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Get Down and Dirty With the Tire Flip Drill to Improve Infield Defense

The difference between winning and losing can often be determined by which team put forth the extra effort in practice.

Heard County softball coach Matt Hornsby understands that hustling is a vital part of ending up on the right side of the scoreboard.

So two years ago he set out to ensure his team developed a “grind” mindset on the diamond, particularly in the infield.

That’s how the tire flip drill originated. And yes, it’s just as simple (and grueling) as it sounds.

Here’s how it works:

  • Every player on the team, whether an infielder or an outfielder, is split up into four infield spots: first base, second base, third base and shortstop.
  • One coach hits ground balls to the left side of the infield while another coach hits grounders to the right side.
  • If a ground ball makes it to the outfield grass, the two players that were on that side of the infield immediately sprint out of the gate and each have to flip a 175-pound tire and sprint back into line.

While it sounds like something out of CrossFit, Hornsby explained the simple reason for the exercise.

“We  started this drill because in the past we’ve given up too many runs due to infielders not laying out for balls that I thought they could’ve at least laid out and stopped from getting to the outfield or maybe a runner trying to score from second,” he said. “I told them, even if you lay out and don’t throw the girl out at first, you still keep that girl at third instead of allowing her to have a chance to score. It’s not so much about getting an out as it is keeping a run from scoring.”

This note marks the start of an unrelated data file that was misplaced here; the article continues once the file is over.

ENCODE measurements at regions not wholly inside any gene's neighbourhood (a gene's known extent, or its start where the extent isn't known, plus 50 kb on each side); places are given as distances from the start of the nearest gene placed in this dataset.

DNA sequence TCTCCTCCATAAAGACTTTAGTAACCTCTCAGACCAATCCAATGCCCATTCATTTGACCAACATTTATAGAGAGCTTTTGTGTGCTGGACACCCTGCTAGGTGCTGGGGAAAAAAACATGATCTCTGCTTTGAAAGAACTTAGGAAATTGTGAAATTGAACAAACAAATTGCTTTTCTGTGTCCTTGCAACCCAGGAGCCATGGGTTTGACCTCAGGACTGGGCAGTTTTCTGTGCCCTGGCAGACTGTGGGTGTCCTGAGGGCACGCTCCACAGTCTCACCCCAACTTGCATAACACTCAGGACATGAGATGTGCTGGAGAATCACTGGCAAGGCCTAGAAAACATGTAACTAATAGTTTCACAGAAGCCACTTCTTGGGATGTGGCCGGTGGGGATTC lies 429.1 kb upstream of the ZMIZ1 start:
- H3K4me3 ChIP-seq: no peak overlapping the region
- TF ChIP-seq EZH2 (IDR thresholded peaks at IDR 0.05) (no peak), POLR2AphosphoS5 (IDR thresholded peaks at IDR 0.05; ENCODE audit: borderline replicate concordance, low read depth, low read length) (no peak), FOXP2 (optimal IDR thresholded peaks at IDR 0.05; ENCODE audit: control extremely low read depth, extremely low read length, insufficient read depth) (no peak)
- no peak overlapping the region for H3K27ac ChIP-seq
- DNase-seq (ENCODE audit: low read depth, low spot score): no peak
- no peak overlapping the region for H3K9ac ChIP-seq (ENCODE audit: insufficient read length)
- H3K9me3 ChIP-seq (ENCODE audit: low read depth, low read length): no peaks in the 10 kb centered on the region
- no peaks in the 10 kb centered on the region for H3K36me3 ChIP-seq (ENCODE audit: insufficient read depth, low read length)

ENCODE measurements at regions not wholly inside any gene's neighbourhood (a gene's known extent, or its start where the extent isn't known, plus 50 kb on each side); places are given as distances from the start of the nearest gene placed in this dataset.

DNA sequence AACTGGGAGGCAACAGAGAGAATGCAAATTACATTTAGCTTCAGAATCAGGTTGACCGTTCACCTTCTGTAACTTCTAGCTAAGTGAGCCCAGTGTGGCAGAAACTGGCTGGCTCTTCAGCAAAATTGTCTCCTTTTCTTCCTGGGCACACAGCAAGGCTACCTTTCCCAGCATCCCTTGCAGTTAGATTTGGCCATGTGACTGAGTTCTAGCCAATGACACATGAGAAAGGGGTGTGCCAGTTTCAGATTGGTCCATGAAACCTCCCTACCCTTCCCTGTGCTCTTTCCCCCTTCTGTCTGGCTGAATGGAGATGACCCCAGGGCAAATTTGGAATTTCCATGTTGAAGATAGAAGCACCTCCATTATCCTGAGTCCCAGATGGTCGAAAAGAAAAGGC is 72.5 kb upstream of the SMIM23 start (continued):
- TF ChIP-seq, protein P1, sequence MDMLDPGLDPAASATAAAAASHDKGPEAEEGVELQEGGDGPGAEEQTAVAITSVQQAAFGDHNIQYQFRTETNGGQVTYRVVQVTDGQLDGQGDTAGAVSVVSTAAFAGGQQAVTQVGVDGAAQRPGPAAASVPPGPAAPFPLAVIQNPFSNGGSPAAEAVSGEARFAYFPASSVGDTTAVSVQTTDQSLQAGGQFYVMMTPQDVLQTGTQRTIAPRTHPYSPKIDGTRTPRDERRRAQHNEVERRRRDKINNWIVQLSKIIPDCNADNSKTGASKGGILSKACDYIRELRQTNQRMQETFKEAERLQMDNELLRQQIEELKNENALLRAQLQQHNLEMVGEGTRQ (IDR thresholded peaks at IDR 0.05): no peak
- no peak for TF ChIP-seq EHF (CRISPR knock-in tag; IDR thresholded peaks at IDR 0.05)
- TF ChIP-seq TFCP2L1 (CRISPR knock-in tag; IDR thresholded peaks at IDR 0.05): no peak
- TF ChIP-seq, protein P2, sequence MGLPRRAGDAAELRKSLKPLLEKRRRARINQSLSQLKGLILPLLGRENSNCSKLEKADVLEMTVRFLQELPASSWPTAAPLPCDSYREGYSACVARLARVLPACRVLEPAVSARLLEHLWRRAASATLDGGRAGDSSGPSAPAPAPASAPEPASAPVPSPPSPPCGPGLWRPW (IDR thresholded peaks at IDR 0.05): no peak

Now players feel even more responsibility for their actions.

“Sometimes, because there’s two people on that side of the infield we may just hit a ground ball right at the shortstop. The shortstop boots it and it gets by her. Guess what? The third baseman who has nothing to do with the play, still has to go flip the tire,” Hornsby said. “It helps you hold your team accountable. None of them want to be that one player that has to make everyone flip the tire.”

By any means possible, Hornsby expects his players to sacrifice their bodies.

“I don’t care if they field it cleanly. I just want them trying to lay out, get dirty and save a run. I tell them I don’t care if you block it up or have to tackle it,” Hornsby said. “If there’s a ground ball to first, I want our second baseman sprinting behind her in case she misses it. I like to think we’ll never miss a routine ground ball but that’s not reality.”

The tire flip drill has created healthy rivalries and playful trash talk that makes practice more fun.

“They’ll get into little competitions with each other and they’ll be yelling, ‘Go flip the tire!’ It’s a pretty cool little drill,” Hornsby said. “Some of our girls love laying out and some of our girls hate laying out. But whenever we do the tire flip drill they’re all laying out.”

From GameChanger and Rolando Rosa

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